Remember those rainy childhood days when you complained you had nothing to do and your mother suggested cleaning your closet? Well, during these quarantimes (as my son has dubbed them) I’ve found myself taking my mother up on her suggestion.
After living in this house over 30 years, I’ve got lots of closets to clean. Oh, my, what hours that project can fill! And while I sort through the clothes, papers and toys left by the passing years I find cleaning closets can be an analogy for dealing with the past in general. Neither one is easy, but both are necessary to our mental health.
One location in particular has proven rich in both challenge and metaphor. My son’s bedroom closet — large enough to be a walk-in wardrobe in a more organized household — presents layers of detritus to comb through.
In the back are the family records (and actual vinyl LP records) that we placed there when we first moved in. Then come outgrown baby clothes, bedding and toys. School memorabilia reside in the middle of the closet, along with outdated video games, sport shoes, high-school yearbooks and teen clothes.
Ironically, some of this mess represents previous attempts to organize my son’s room and his outgrown possessions. The most recent stratus of stuff found its place near the closet door (nearly blocking it) during a frenzied cleaning sweep through his room. This pile belongs under the heading “I’ll get to that later.”
How often do we promise ourselves we’ll “get to it later?” “It” can be bad habits, painful memories, or negative thinking. Whenever we run into these we promise ourselves, like Scarlett O’Hara, to “think about that tomorrow.” But opening the closet door reveals how many times we’ve put that tomorrow off. At some point we need to take a deep breath and confront the mess.
I find pacing myself helps. If I tried to clear out this packed closet in one go I’d probably end up in tears. But if I set aside an hour or two each few days the prospect is much less daunting. (Besides, my trash and recycling bins couldn’t handle the volume otherwise.) Breaking a big job into small pieces makes dealing with the flotsam and jetsam of my life more doable.
When you’re head-to-head with years of stuff, you have to make decisions. What do I discard and what do I hang onto? What memories do I want to retain, and what are disposable?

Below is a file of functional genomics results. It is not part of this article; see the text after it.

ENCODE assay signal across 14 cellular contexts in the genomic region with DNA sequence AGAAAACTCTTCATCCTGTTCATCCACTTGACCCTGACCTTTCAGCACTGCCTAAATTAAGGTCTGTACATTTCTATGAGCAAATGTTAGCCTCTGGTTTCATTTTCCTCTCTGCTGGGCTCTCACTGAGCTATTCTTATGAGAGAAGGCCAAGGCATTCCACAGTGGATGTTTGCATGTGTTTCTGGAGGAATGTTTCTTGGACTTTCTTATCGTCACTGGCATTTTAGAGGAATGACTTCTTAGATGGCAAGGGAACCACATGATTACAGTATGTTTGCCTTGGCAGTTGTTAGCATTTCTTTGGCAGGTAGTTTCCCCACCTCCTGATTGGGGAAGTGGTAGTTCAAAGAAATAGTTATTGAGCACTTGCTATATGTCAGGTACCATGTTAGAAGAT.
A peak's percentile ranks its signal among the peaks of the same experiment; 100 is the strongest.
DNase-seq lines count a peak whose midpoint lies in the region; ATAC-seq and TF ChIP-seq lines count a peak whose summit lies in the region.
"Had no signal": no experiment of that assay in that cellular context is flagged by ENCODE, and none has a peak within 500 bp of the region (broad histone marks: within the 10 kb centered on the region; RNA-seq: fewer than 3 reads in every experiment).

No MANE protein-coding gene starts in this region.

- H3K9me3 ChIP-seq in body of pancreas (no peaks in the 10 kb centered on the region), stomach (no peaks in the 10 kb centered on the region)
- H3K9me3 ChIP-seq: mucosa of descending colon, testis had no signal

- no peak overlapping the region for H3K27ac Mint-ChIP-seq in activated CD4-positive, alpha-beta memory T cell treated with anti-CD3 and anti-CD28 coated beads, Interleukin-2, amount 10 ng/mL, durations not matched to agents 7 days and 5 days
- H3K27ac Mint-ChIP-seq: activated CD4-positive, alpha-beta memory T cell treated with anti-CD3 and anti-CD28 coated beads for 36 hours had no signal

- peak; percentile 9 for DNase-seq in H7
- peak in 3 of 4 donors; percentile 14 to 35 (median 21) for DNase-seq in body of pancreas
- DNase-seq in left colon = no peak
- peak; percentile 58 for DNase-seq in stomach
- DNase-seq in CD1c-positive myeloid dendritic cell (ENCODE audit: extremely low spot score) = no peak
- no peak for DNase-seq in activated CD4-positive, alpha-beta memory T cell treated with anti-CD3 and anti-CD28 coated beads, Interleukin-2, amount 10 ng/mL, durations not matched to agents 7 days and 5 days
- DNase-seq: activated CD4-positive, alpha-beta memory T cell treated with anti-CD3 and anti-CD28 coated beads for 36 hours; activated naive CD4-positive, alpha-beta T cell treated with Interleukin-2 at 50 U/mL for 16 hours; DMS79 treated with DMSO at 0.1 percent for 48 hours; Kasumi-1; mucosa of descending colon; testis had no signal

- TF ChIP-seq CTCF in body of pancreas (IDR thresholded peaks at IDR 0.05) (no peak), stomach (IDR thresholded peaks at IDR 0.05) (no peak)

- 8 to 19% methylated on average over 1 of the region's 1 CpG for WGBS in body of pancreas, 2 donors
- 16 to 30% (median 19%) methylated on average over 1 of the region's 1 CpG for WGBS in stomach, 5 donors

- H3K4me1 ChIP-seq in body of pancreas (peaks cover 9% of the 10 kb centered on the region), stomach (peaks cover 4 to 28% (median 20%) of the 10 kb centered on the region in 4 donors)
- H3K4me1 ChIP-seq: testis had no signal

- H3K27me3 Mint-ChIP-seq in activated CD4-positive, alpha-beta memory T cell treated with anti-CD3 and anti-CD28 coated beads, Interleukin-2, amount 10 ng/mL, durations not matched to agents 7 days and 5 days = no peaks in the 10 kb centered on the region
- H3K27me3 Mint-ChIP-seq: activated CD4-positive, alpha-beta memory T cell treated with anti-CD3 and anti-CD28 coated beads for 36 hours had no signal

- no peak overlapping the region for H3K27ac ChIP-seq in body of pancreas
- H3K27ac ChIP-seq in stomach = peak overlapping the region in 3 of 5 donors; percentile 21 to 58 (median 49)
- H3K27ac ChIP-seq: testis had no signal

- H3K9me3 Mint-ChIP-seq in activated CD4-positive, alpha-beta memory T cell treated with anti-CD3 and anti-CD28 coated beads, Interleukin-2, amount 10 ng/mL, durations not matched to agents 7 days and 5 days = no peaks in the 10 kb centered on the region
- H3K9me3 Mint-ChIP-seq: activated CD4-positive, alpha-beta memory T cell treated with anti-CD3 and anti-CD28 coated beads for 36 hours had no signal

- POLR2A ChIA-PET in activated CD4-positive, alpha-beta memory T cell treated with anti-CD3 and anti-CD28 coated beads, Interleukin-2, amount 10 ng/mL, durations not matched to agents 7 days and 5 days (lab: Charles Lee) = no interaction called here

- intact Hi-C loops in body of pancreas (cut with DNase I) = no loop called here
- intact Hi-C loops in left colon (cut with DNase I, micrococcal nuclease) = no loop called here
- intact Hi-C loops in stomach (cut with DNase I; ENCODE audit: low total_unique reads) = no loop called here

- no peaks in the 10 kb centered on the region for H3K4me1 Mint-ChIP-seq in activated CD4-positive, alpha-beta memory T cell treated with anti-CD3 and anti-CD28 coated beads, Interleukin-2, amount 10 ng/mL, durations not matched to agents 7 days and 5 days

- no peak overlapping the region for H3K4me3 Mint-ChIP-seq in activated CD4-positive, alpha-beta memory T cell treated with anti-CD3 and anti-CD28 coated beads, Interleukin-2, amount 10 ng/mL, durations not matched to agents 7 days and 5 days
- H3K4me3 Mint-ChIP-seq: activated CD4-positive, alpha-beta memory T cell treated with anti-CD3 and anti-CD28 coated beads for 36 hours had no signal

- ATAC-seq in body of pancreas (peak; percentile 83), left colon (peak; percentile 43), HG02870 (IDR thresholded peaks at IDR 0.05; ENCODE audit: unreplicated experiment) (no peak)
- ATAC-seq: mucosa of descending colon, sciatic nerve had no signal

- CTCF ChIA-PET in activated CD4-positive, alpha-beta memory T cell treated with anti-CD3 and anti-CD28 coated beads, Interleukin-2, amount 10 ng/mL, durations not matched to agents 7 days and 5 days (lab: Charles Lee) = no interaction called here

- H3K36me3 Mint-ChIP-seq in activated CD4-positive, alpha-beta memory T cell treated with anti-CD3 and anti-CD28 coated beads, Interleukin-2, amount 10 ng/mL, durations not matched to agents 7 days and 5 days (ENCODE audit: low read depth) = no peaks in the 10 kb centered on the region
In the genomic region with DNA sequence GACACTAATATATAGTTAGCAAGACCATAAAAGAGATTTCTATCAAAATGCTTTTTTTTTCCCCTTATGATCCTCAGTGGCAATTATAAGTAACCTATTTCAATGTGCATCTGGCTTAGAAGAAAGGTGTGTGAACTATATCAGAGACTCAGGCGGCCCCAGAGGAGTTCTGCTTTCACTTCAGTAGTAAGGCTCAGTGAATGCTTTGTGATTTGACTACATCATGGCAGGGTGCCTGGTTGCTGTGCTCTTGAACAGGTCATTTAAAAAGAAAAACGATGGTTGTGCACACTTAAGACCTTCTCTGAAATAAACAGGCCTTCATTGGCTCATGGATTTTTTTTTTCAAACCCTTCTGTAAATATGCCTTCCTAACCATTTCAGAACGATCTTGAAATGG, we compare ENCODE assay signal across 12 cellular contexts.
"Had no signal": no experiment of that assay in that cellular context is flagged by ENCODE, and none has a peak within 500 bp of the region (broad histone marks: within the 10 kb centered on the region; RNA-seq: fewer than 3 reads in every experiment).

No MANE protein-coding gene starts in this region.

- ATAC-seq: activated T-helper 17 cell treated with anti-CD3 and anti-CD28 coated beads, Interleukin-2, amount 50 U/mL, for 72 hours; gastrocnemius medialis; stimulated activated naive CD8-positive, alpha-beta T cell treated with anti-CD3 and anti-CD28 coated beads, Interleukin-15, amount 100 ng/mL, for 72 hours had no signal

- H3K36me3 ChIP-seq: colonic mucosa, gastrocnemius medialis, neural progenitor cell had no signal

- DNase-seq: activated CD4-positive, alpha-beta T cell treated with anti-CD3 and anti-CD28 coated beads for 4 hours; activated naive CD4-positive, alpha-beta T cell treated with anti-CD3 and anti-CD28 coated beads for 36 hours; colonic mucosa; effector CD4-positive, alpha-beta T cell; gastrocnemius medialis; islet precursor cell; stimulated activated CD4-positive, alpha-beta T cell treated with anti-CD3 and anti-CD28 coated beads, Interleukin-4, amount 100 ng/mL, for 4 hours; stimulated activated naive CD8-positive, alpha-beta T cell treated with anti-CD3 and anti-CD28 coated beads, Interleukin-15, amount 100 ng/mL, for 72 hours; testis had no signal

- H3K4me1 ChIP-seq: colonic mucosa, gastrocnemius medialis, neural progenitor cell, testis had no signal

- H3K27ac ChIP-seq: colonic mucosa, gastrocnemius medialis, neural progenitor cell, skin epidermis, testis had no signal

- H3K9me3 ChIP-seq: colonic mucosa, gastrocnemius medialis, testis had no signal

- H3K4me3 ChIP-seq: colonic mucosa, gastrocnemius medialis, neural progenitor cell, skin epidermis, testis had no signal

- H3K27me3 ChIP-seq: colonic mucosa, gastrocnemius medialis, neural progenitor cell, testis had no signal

I can’t bear to throw out my son’s first shoes or the tiny suit he was baptized in. I’m saving a few of his early drawings and shaky kindergarten block-lettered papers. There simply isn’t room to keep all of it, so I’m storing a few representative pieces. The same goes for school projects, papers and awards. I’ll save the best and consign the rest to memory.
Maybe we could look at our personal histories with the same critical eye. We can’t always decide what to remember—painful memories can be hard to shake off—but we can focus on the ones that make us stronger. Forget the times you disagreed with your parents and, especially after they’re gone, remember the laughs you shared. To some extent, we have a choice about what we store in our hearts — or our closets. We can confront the past — the good and the bad — and determine what builds us up and what tears us down. Cherish the best and let go of the rest.
One memory I plan to cherish as long as possible is that of my former boss and friend, Judith Schreiber Knox. Judy was my supervisor for over 20 years. She was mentor, community education colleague, and co-conspirator. A dedicated public servant, she created child abuse prevention programs that our community still benefits from. We lost Judy to cancer earlier this month, but she made an impression on our community that is indelible. I hope I never forget the lessons she taught me. She will always have a prominent place in my wardrobe of memories.